Help Move Georgia Forward
ATLANTA – Since well before his first day as Governor, Brian Kemp has proven that his drastic agenda is too extreme for Georgians – and now he’s burning down the “prized legislative achievement” of his predecessor, Republican Gov. Nathan Deal.
Yesterday, a bombshell Atlanta Journal Constitution report revealed that Kemp’s budget effectively unravels Deal’s legacy, a nationally acclaimed criminal justice overhaul, which “saved taxpayers in prison spending, reduced the number of black inmates and expanded treatment programs for nonviolent offenders. changed how Georgia treated nonviolent offenders.”
From the AJC:
“The governor’s spending plan, which orders state agencies to cut their budgets 4% this year and 6% next year, slices funding for the network of accountability courts greatly expanded by Deal that allow defendants to avoid prison time if they stay sober, seek treatment and get a job.
“Barely a week after praising Nathan Deal at his State of the State, Brian Kemp is now using his budget to trash Deal’s bipartisan criminal justice legacy, which experts agree made Georgia safer and kept tax dollars in our wallets,” said Maggie Chambers, spokeswoman for the Democratic Party of Georgia. “Georgia Republicans are standing by while Kemp wages an all out war on Deal’s reforms – proving that they will always put scare tactics and partisanship ahead of results.”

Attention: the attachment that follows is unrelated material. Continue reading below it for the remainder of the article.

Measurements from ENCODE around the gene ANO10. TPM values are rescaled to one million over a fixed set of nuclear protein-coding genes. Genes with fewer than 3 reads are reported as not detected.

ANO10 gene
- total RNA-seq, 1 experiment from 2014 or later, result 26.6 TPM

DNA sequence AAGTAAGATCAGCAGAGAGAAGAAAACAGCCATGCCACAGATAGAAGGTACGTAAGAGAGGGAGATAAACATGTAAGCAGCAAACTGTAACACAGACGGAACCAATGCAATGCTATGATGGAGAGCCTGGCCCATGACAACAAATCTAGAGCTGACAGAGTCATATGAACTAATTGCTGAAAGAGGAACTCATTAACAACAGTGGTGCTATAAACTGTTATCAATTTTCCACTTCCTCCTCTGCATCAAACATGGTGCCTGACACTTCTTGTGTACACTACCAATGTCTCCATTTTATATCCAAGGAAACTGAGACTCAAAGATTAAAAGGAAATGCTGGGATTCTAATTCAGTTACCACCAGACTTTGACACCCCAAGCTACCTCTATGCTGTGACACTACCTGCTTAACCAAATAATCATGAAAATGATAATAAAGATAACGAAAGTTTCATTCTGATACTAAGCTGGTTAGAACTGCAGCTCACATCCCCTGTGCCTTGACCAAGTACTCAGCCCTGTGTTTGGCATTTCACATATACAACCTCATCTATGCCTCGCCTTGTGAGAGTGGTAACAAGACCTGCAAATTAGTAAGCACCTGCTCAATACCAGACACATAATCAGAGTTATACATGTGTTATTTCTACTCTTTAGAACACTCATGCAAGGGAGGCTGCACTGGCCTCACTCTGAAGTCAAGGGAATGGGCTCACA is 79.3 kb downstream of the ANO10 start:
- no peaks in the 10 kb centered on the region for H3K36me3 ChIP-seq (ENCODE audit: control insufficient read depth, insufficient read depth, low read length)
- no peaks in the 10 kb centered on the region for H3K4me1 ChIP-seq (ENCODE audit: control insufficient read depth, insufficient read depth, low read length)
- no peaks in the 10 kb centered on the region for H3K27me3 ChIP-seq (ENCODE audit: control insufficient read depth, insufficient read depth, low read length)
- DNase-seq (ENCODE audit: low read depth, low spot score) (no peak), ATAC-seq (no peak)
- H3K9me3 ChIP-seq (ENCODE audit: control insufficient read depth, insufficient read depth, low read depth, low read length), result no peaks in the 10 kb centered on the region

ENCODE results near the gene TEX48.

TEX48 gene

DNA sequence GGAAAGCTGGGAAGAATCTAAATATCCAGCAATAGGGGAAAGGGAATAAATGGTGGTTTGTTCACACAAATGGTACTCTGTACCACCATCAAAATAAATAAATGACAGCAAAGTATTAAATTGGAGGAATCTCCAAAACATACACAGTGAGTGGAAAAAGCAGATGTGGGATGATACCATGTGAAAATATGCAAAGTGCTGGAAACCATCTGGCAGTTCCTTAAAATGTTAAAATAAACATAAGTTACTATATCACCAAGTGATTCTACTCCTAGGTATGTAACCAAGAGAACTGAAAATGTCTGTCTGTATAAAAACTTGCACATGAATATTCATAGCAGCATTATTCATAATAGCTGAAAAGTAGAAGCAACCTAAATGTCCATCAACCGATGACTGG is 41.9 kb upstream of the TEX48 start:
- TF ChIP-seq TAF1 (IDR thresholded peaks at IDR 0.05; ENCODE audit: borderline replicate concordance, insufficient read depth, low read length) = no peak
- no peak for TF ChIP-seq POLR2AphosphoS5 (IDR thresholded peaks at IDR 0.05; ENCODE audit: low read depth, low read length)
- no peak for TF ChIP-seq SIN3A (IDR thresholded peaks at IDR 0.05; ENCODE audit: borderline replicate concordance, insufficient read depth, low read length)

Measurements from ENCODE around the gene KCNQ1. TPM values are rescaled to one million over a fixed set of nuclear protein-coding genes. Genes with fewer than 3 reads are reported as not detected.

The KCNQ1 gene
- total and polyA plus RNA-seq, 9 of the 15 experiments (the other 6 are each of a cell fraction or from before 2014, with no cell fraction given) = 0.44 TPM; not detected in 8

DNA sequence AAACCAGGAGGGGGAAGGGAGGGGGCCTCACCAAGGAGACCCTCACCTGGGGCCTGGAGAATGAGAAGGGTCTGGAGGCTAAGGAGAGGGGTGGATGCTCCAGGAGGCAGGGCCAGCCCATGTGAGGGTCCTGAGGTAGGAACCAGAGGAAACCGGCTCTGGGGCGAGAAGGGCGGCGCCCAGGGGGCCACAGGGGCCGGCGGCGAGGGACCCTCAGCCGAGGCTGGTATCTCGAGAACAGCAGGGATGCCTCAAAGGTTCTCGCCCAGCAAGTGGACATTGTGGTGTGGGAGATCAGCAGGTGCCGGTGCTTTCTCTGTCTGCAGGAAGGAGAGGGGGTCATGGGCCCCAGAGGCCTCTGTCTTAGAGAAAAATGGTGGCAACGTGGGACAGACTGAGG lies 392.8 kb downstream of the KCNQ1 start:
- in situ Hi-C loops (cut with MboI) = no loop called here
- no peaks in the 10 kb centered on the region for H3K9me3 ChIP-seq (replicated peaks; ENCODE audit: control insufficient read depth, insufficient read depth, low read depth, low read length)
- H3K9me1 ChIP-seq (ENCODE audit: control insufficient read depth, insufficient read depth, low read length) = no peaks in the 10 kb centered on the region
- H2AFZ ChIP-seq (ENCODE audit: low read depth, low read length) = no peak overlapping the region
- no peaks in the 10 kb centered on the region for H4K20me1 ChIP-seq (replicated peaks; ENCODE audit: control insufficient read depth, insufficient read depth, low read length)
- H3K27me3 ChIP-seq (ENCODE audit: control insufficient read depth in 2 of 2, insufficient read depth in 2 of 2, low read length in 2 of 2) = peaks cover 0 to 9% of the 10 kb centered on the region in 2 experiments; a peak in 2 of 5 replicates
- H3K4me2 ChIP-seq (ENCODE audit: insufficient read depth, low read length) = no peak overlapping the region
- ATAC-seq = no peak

Kemp’s drastic rejection of Deal’s legacy is drawing criticism from civil rights groups and even his fellow conservatives, with one Georgia Republican saying, “The concern is this is the beginning of a shift. It’s a shift that, quite frankly, doesn’t make any sense…We know these reforms work. Why would you change the approach and go back to what we know doesn’t work?” A representative from the Southern Center for Human Rights called the effort “unwise, fiscally irresponsible and will once again fail to effectively reduce crime and recidivism.”
Last week, the AJC called into question Kemp’s motives behind his drastic policy choices. Georgia Bureau of Investigation data shows that violent crime in Georgia has lowered between 2010 and 2017 – and U.S. Justice Department data shows that violent crime in Georgia has been in decline since the 1990s.
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